LOS ANGELES — In the work of LA-based artist Saj Issa, finely painted designs reveal ornate patterns and wordmarks. There’s a quick impulse to get lost in the first impression: The curves and blended tones on ceramic tile pull viewers in, but a deeper message is embedded within them. Issa illustrates the cultural erasure imposed by Western interventions generated by commercial logos, language, and branding.
Integrating Islamic art and architectural styles with corporate branding, the artist examines globalization’s impact on intersecting identities of the diaspora. The artist’s perceptions of social environments and the interplay of capitalist demands have become a place of critique in her complex wall paintings and ceramics. Utilizing traditional tile, she “draws connections between the ways colonization seeps into Indigenous ways of life, both jarringly obvious and woefully mundane,” in her own words.
Issa grew up in St. Louis, Missouri, near Ferguson, where the Black Lives Matter movement sparked, and made summer visits to her grandparents’ home in the West Bank of Ramallah, Palestine. “I love these two communities immensely,” Issa said. “Growing up between those places, it’s impossible not to make the connections of injustice and for my art to not be expressive of those two homes.”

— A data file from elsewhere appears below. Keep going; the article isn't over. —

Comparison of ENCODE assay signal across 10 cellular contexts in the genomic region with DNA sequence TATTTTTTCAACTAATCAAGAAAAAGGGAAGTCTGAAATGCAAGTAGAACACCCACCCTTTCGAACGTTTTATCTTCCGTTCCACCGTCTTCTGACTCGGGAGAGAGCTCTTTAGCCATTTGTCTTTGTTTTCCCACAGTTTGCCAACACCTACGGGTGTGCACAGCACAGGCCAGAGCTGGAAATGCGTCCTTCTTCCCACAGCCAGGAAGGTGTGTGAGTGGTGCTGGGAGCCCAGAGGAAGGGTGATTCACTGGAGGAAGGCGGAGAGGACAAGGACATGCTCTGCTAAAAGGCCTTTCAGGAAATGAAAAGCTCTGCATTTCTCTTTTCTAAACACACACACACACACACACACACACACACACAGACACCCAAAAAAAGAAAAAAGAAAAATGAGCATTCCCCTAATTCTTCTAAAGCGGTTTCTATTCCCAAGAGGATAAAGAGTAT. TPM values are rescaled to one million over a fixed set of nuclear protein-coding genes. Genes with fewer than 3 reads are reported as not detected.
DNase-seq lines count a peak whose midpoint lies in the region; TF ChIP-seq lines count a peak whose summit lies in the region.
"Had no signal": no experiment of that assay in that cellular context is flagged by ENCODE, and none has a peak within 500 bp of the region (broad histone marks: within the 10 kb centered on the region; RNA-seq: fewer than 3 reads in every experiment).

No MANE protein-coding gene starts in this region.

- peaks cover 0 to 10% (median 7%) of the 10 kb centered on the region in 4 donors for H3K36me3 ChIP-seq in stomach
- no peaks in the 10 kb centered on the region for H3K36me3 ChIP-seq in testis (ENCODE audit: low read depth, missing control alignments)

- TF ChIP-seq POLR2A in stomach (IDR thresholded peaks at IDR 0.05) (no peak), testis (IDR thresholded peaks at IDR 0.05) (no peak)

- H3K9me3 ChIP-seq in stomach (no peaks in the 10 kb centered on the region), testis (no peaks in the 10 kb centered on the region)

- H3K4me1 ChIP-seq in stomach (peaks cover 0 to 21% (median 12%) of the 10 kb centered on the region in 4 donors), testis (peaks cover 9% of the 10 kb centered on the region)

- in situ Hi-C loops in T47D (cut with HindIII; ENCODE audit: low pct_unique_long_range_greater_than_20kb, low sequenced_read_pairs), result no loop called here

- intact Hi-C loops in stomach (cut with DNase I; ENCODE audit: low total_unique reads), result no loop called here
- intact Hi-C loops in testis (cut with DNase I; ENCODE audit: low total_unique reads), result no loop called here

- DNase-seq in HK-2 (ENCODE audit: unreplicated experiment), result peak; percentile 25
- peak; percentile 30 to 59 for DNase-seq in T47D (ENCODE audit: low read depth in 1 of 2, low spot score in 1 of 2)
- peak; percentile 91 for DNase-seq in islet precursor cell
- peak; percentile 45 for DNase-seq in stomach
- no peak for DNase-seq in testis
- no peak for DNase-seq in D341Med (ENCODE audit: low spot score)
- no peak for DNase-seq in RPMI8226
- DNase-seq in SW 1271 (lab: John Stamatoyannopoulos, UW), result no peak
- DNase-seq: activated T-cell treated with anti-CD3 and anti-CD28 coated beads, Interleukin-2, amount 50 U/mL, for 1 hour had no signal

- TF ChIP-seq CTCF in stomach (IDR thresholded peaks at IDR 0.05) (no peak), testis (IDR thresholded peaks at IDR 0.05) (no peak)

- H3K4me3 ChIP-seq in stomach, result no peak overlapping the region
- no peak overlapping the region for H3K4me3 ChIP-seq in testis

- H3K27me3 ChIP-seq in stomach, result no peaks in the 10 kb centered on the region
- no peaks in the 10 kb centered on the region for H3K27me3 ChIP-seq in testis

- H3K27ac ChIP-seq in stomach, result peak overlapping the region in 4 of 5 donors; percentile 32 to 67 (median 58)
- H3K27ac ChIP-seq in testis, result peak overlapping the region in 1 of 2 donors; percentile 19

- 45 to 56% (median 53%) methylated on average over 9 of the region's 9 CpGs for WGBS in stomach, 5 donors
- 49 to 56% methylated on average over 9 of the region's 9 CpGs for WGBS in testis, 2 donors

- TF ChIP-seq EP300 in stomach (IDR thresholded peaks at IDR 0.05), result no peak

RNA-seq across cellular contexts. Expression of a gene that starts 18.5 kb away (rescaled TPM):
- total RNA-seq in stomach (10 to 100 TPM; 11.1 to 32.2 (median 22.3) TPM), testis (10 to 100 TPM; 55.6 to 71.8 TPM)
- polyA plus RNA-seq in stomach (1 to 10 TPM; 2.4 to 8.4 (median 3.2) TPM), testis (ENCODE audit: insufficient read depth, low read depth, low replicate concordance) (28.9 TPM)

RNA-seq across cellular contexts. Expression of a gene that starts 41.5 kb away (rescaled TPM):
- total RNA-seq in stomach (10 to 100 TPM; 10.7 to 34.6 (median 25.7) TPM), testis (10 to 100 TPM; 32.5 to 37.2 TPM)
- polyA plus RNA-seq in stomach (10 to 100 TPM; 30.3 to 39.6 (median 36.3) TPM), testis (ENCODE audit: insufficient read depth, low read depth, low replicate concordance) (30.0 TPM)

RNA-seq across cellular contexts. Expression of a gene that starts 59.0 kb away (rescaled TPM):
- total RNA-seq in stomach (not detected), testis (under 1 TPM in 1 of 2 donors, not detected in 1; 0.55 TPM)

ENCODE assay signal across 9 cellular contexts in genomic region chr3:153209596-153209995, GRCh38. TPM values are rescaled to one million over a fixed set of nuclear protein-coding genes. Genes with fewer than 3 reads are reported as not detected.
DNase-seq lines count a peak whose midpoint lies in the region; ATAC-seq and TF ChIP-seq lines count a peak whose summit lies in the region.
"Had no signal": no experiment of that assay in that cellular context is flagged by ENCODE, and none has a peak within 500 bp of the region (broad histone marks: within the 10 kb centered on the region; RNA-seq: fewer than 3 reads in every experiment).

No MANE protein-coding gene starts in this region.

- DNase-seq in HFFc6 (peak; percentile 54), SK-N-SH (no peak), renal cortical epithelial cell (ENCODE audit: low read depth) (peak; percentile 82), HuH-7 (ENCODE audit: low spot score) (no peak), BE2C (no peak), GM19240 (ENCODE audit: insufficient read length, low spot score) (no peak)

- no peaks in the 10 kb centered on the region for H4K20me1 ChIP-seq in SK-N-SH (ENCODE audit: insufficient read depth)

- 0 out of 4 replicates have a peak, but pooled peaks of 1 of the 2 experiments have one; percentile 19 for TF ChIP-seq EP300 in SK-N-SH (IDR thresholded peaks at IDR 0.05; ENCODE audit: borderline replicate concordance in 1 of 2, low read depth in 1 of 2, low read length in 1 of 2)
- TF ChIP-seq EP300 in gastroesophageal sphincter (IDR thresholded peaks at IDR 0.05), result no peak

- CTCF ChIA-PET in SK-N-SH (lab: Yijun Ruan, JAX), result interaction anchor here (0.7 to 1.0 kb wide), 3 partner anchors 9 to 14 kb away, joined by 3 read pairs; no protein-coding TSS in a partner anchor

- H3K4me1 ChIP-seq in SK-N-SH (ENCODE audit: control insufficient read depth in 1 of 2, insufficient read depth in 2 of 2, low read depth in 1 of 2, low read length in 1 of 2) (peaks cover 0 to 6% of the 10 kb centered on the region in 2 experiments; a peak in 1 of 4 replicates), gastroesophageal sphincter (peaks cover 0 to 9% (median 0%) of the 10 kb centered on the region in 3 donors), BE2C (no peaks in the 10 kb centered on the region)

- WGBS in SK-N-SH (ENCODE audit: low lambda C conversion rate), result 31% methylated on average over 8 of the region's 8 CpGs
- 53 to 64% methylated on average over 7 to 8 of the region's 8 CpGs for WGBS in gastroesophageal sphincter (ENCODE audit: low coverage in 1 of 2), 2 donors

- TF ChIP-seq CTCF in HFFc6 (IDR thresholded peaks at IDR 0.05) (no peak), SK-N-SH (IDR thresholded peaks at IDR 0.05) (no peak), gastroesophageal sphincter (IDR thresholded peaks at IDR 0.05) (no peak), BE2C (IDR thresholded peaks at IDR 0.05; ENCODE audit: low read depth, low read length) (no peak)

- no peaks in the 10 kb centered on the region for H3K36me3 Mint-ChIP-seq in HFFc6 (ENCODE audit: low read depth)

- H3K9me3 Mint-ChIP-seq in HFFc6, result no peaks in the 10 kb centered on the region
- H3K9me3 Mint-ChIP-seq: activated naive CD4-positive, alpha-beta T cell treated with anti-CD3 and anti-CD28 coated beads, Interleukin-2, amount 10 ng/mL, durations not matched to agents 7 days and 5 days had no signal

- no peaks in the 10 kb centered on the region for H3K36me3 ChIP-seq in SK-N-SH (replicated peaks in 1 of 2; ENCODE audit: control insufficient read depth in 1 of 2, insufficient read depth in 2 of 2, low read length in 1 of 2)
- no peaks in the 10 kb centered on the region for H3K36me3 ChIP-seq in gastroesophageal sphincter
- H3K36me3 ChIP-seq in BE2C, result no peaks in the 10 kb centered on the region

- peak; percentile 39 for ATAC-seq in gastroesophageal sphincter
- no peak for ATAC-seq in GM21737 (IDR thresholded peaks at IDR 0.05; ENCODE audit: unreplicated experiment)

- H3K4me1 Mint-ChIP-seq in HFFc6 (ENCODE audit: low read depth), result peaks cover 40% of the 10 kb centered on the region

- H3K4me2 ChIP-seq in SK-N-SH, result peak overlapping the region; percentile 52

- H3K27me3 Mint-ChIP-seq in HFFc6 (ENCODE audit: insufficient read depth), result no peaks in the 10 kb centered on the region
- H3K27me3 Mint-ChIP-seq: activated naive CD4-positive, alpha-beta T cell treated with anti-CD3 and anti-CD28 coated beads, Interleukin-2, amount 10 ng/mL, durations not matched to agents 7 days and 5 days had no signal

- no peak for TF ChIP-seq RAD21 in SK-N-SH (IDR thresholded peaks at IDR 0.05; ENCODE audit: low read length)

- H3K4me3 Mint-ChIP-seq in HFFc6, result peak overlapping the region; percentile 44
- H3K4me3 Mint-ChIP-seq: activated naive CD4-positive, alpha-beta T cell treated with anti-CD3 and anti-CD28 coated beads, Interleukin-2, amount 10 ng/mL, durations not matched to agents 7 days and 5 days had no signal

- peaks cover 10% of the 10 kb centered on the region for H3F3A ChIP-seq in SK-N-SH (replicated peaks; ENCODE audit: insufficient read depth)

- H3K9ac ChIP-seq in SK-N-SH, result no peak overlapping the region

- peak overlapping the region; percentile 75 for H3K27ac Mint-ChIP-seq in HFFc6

In an installation tentatively titled “They’ve Changed the Signs” (2023), Issa presents geometric tiles mounted on wood and a diptych painting of storefronts in Ramallah with the names of the businesses in Arabic, colorful fruit arrangements, and fields of flowers — the story unveils like a love letter to herself. She examines the absence of figural representations in some sectors of Islamic art, a fact she says was exploited by European and non-Muslim artists in their “egocentric” depictions of Arab people like Luca Giordano’s “Transfiguration of Christ” or Leonardo da Vinci’s “Last Supper.” This artistic interpretation, Issa says, is prevalent in the way visitors engage with the land, “positioning themselves at the heart of a birthplace [of Jesus] but neglecting to acknowledge the structural boundaries, division, and exclusion that exists where they stand.”